The BME680 sensor from Bosch gives us readings for temperature, humidity, pressure and a gas content reading provided in terms of resistance. The sensors for temperature, humidity, and pressure give us useful readings out of the box, but the gas resistance reading on its own is not a lot of use. It gives us an indication of the change in compounds in the air, so when the sensor application starts, it sets a baseline and monitors change. The air quality reading is given as a range from 0 to 500 where lower is better. See the table below for an idea of mapping, taken from the Bosch BME680 datasheet.
If you're using the Sense HAT, which doesn't have a gas sensor, we've approximated the air quality reading using target values for temperature and humidity.

What next?

So by now hopefully you’ve got the project fully up and running, have accessed the dashboard and have been taking readings and filling up your database. Here are a few more things to take a look at before you move on to the next project.

Allow the sensor time to settle

We're using the Bosch BSEC library to take readings from the sensor and to provide a reading for Indoor air quality. This software maintains a state file which allows it to become more accurate over time; it's therefore better if you are able to leave the system running continuously and allow it to build up a history.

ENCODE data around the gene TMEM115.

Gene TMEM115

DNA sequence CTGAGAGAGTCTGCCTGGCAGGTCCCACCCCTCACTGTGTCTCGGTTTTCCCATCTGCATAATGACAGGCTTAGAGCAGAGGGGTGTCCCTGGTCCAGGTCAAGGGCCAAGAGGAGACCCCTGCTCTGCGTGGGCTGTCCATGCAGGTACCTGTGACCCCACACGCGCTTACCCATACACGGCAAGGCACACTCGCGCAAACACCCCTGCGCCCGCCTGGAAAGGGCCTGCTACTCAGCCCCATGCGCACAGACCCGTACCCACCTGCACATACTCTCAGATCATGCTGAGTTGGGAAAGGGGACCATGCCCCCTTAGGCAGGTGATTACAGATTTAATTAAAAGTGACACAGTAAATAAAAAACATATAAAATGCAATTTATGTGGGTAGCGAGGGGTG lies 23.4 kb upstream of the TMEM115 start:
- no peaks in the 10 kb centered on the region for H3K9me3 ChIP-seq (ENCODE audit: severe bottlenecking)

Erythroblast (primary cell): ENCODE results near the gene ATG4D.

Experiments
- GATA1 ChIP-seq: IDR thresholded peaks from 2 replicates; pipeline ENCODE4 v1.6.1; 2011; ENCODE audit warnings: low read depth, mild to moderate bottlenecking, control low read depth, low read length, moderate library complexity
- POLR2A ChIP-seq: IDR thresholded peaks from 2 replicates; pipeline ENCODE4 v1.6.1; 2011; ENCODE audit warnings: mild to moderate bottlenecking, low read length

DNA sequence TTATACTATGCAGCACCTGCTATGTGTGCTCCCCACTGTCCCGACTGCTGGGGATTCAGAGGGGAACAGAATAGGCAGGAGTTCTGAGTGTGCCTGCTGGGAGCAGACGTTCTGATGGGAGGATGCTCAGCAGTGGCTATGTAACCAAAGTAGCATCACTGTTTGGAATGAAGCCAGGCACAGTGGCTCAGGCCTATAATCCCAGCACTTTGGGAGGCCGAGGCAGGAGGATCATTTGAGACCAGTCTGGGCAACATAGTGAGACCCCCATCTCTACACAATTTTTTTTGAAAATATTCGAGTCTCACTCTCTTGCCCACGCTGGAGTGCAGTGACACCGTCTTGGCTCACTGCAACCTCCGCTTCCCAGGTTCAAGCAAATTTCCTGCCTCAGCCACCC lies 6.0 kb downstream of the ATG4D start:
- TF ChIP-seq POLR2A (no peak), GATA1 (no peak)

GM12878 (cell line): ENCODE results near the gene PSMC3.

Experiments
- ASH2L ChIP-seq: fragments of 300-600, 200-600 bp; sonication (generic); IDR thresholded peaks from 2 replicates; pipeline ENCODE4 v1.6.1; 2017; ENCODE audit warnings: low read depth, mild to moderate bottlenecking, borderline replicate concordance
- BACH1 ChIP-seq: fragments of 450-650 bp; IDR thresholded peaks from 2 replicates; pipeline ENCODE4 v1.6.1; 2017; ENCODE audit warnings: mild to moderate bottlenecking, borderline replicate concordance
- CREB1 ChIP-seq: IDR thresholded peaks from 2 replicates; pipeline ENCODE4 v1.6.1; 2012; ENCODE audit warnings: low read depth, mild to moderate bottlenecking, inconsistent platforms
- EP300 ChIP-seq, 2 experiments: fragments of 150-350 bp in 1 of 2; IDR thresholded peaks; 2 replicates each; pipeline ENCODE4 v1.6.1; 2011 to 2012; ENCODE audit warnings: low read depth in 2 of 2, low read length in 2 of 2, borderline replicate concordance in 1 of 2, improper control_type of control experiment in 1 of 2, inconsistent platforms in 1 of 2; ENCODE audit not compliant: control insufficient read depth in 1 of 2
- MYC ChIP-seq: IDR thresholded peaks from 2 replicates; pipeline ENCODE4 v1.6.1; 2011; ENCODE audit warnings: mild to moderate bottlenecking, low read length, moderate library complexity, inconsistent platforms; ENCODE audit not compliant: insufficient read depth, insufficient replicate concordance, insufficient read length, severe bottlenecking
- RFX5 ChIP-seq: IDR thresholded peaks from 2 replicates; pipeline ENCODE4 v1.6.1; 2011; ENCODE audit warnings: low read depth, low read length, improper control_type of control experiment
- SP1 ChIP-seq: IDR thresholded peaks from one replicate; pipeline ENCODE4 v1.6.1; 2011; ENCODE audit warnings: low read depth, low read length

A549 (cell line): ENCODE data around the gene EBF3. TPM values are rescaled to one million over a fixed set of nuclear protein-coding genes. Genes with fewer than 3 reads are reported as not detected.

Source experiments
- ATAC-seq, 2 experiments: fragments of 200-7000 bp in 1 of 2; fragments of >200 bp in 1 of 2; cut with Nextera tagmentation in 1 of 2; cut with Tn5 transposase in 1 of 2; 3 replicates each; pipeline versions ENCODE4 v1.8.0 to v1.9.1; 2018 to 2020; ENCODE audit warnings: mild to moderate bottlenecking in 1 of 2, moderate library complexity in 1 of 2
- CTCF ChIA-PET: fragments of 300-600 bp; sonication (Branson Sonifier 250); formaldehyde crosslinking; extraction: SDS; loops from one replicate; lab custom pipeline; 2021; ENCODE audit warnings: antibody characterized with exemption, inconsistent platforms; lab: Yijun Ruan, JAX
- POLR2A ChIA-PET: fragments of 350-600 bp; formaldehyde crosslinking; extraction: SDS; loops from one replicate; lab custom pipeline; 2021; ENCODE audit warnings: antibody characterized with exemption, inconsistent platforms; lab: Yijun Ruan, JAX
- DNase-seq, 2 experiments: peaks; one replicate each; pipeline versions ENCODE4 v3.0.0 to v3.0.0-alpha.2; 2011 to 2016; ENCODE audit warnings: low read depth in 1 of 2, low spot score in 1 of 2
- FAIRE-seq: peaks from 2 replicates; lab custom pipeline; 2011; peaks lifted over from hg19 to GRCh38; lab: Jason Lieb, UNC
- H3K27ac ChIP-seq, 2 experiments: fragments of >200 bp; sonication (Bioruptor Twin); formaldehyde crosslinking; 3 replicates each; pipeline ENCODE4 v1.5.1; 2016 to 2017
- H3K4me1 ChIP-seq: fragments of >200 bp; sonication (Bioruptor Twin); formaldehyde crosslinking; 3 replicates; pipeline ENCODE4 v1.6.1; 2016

Change the password

If you’re leaving your device publically accessible, it’s a good idea to change the password for Grafana.
We’ve set the system up with a default username and password of admin and admin. You can change this by logging into Grafana using the button in the lower left corner of the dashboard; you’ll be prompted to change it upon first login.


The dashboard & reporting software we’re using, Grafana, has a lot of configuration options and settings for you to play with. We’ve set up a basic dashboard that gives you a gauge and a graph for each of the 4 readings that we’re taking.
Note: due to the way Grafana is provisioned, you can't save changes to the default dashboard. First, save a copy of it and you can then make all your changes.
After you've made a copy of the dashboard, you can edit and save changes as much as you'd like!
You can customize each panel on Grafana after you’ve logged in by hovering over the title and going to edit. I recommend having a play with the options - the changes to your dashboard are not saved automatically so if you make a mistake you can reload the page and everything will revert to how it was. If you make some changes you want to keep, hit save at the top of the dashboard (ensuring that you are editing your copy) and all of your settings will be saved to your device.
You can customize the gauges too; for example on the pressure gauge, we’ve set up some basic bands and text values to replace the numbers. You’re free to edit all these to whatever works for you!

Adding offsets and setting altitude